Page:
Toward A Kingdom-Based Foreign Policy – 4

Once the vision is known, a plan is needed to achieve it. A foreign policy is a strategic plan to achieve a vision of how the world should be.

To achieve the vision the Bible describes for the world, and which I outlined in the previous post, the spread of Christianity is an absolute necessity.

The problems with the world are not primarily intellectual but ethical but both are necessary, along with obedience to King Jesus, to fulfill God’s vision for the planet.

The first question, and the one looming above all other when deciding how a nation should act in its relations with other nations, is, “Does the nation’s conduct promote or hinder the spread of Christianity?”

Sometimes that might mean supporting a fledgling democracy where pluralism provides Christianity an opportunity in the marketplace of ideas. At other times it might mean supporting a less democratic leader who protects a Christian minority from persecution by an anti-Christian majority.  Continue reading “Toward A Kingdom-Based Foreign Policy – 4”

Toward A Kingdom-Based Foreign Policy – 3

We needn’t guess about God’s plan for the planet because He has revealed it in the Bible.

By the time Jesus returns, the earth will be substantially transformed into the place God intends.

There will still be non-Christians because, as Jesus said, when He returns non-Christians will have to be removed from His kingdom. (Matt. 13:36-43).

In the last days, I believe things will look like this:

Continue reading “Toward A Kingdom-Based Foreign Policy – 3”

Toward A Kingdom-Based Foreign Policy – 2

Any successful foreign policy starts with a vision, a picture of how the world should be.

Without a vision, coherency and consistency in a nation’s conduct toward other nations is unlikely.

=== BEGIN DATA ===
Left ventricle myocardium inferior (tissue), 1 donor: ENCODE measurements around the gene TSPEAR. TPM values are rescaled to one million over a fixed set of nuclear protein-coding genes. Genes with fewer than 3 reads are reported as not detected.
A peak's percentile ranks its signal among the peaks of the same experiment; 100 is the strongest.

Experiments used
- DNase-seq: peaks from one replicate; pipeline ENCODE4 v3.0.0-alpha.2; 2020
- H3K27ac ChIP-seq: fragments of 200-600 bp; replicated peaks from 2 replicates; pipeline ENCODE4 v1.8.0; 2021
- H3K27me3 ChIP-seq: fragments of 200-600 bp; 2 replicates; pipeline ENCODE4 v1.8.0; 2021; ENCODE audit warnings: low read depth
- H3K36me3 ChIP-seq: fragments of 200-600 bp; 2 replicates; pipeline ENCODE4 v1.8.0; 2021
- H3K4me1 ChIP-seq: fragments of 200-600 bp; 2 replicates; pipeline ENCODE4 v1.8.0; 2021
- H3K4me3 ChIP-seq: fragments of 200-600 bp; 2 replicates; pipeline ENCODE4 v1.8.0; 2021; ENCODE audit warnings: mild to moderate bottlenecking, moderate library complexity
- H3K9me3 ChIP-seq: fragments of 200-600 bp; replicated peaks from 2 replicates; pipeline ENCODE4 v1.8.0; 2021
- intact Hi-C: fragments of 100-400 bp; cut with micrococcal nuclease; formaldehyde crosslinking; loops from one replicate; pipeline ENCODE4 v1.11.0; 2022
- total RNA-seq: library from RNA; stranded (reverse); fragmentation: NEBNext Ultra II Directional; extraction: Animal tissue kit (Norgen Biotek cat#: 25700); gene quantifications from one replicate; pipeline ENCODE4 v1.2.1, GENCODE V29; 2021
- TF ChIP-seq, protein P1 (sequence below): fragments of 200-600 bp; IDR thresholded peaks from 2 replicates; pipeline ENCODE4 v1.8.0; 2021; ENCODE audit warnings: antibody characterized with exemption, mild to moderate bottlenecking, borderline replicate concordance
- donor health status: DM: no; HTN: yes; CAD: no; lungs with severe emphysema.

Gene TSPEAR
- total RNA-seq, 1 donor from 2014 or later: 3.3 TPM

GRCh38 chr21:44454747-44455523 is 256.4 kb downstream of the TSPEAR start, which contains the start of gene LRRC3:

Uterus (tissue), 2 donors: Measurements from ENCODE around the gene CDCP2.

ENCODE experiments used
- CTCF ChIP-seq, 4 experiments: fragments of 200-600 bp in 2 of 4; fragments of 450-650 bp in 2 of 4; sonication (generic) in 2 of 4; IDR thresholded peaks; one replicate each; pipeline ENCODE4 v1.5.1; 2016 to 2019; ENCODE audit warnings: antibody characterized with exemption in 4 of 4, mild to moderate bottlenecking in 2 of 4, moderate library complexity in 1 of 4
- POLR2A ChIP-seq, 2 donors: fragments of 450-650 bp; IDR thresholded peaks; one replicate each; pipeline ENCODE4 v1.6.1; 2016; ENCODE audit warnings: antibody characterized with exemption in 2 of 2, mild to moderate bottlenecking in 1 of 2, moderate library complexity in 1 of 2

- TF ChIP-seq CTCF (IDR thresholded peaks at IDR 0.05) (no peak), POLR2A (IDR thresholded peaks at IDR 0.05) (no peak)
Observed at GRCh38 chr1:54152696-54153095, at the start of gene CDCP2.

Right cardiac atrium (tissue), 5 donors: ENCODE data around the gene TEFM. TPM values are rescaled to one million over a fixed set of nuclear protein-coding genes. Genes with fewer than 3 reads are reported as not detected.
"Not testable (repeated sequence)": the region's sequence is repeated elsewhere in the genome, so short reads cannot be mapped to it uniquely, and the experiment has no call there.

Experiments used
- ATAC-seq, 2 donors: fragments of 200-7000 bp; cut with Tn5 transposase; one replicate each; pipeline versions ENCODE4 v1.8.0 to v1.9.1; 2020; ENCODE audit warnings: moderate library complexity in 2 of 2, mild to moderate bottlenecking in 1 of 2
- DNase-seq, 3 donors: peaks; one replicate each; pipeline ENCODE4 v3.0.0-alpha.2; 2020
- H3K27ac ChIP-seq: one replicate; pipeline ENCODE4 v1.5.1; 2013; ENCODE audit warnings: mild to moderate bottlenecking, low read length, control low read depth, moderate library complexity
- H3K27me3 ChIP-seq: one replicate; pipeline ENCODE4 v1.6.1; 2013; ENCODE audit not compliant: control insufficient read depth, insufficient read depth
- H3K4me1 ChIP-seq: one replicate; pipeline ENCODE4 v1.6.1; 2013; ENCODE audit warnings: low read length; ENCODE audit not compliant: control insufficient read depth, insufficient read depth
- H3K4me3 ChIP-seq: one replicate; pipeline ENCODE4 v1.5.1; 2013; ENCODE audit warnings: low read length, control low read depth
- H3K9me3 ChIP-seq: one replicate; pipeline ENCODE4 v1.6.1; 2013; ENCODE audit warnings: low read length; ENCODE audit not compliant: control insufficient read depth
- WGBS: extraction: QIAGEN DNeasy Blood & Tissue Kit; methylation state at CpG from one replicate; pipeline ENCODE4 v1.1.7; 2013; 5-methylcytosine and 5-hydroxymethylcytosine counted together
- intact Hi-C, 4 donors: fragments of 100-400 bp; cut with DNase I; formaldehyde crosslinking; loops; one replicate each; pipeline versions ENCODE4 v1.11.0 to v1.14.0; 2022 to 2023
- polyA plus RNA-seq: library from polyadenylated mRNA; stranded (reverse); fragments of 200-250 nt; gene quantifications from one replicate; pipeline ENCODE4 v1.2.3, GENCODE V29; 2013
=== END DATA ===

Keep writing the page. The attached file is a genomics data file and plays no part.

The difference between a Kingdom-based and secular foreign policy start with the motive and content of the vision.

In a typical secular foreign policy the purpose of the vision is typically judged on the extent to which it promotes the self-interest of that nation. An example is the Monroe Doctrine, which prevented European interference in the sovereign affairs of Latin American nations, preserving American hegemony in the region.

The post-war foreign policy of the former Soviet Union, which was designed to promote communist revolution around the world and establish client states and socialist allies, is another example. Continue reading “Toward A Kingdom-Based Foreign Policy – 2”

Toward A Kingdom-Based Foreign Policy – 1

Because of the developments around the world over the last 10 days, Americans are focused on its nation’s foreign policy more now than at any time in the last 4 years.

I thought it a good time then to offer some thoughts on what a Kingdom-based foreign policy should look like.

Before I begin though, I want to say if you interpret what I say in these next few posts as endorsing or criticizing a particular presidential candidate’s foreign policy you will have misinterpreted what I write.

If I am approaching the issue of foreign policy from the context of the left/right game, I’m wasting your time and mine. You can find the typical left/right party lines on foreign policy on any number of blogs or talk shows. They are predictable, well-worn and frankly not very interesting. Continue reading “Toward A Kingdom-Based Foreign Policy – 1”

Toward A Kingdom-Based Foreign Policy


I’ve watched with interest my country’s flip-flopping foreign policy toward Egypt, and I have to say it was a little embarrassing.  Now it’s same song second verse with Libya.

I’m sure it looked to the world like we were supporters of Mubarak as long as we thought Mubarak would remain in power and advance our interests in the Middle East.

When it looked like a popular revolution would prevail we were for the people. I’m trying to find the principle that motivated that policy.

I recognize foreign policy can’t be entirely altruistic, but neither should it be entirely self-interested. Continue reading “Toward A Kingdom-Based Foreign Policy”